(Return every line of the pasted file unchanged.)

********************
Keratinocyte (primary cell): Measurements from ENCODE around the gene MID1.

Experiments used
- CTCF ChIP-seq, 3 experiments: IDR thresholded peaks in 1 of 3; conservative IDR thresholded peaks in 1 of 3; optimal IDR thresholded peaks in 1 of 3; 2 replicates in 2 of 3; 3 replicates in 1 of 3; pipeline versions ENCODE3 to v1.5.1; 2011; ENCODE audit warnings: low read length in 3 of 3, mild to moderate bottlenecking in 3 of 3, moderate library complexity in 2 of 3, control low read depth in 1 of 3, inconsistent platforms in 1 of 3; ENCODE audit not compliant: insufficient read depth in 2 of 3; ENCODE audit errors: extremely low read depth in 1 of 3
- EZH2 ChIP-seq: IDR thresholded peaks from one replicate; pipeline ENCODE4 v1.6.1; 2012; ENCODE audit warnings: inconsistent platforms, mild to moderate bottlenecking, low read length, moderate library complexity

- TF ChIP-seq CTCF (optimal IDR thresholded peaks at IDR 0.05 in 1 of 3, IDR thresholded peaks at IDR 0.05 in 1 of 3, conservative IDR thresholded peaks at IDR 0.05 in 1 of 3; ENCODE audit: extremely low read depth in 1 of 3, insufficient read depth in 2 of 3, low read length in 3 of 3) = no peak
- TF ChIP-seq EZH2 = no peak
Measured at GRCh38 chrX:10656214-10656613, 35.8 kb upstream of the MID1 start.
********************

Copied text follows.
Keratinocyte (primary cell): Measurements from ENCODE around the gene MID1.

Experiments used
- CTCF ChIP-seq, 3 experiments: IDR thresholded peaks in 1 of 3; conservative IDR thresholded peaks in 1 of 3; optimal IDR thresholded peaks in 1 of 3; 2 replicates in 2 of 3; 3 replicates in 1 of 3; pipeline versions ENCODE3 to v1.5.1; 2011; ENCODE audit warnings: low read length in 3 of 3, mild to moderate bottlenecking in 3 of 3, moderate library complexity in 2 of 3, control low read depth in 1 of 3, inconsistent platforms in 1 of 3; ENCODE audit not compliant: insufficient read depth in 2 of 3; ENCODE audit errors: extremely low read depth in 1 of 3
- EZH2 ChIP-seq: IDR thresholded peaks from one replicate; pipeline ENCODE4 v1.6.1; 2012; ENCODE audit warnings: inconsistent platforms, mild to moderate bottlenecking, low read length, moderate library complexity

- TF ChIP-seq CTCF (optimal IDR thresholded peaks at IDR 0.05 in 1 of 3, IDR thresholded peaks at IDR 0.05 in 1 of 3, conservative IDR thresholded peaks at IDR 0.05 in 1 of 3; ENCODE audit: extremely low read depth in 1 of 3, insufficient read depth in 2 of 3, low read length in 3 of 3) = no peak
- TF ChIP-seq EZH2 = no peak
Measured at GRCh38 chrX:10656214-10656613, 35.8 kb upstream of the MID1 start.